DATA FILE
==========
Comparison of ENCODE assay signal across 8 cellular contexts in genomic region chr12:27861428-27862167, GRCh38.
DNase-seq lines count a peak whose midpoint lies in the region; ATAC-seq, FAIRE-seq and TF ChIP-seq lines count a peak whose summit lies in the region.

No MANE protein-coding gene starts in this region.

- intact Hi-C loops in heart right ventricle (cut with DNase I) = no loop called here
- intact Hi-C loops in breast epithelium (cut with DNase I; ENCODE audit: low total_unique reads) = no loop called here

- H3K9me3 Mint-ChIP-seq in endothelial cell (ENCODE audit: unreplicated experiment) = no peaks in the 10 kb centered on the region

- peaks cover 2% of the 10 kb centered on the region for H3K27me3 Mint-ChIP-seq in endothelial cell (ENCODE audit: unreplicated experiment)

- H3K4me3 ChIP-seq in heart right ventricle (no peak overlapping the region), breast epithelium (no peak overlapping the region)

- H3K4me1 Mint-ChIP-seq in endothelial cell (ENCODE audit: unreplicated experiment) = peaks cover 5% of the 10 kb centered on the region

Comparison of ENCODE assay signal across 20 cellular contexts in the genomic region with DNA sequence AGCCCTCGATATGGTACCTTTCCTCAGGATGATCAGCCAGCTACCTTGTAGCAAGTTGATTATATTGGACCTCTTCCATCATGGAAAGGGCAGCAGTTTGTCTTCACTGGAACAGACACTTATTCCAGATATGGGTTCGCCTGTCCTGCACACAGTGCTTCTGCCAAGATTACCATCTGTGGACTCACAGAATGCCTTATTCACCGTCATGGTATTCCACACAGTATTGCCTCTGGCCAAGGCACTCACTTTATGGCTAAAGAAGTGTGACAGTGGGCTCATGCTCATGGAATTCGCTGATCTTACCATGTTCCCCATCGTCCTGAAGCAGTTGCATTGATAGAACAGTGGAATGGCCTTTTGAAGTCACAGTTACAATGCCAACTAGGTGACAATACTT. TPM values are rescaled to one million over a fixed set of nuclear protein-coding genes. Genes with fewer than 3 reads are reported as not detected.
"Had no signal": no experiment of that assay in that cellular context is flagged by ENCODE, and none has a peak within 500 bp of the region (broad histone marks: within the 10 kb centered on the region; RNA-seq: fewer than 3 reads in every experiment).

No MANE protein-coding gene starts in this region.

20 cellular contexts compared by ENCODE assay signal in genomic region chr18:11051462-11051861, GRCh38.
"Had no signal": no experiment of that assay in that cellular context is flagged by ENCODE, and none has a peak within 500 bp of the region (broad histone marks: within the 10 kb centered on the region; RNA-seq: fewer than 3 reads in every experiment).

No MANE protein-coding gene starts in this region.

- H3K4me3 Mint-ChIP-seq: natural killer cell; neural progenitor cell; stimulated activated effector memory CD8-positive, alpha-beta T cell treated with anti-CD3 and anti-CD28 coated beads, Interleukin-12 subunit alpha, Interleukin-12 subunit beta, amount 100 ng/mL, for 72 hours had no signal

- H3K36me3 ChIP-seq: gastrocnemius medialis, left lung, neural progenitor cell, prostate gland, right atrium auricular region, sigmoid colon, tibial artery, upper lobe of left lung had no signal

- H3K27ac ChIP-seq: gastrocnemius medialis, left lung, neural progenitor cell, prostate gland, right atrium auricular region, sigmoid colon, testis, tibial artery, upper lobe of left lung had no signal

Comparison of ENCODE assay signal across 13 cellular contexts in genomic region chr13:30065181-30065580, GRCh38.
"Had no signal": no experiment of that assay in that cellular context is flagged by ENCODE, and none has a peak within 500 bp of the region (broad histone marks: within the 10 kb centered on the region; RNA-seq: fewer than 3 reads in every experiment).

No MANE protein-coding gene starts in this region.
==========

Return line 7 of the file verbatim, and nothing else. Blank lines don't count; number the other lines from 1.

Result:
- peaks cover 2% of the 10 kb centered on the region for H3K27me3 Mint-ChIP-seq in endothelial cell (ENCODE audit: unreplicated experiment)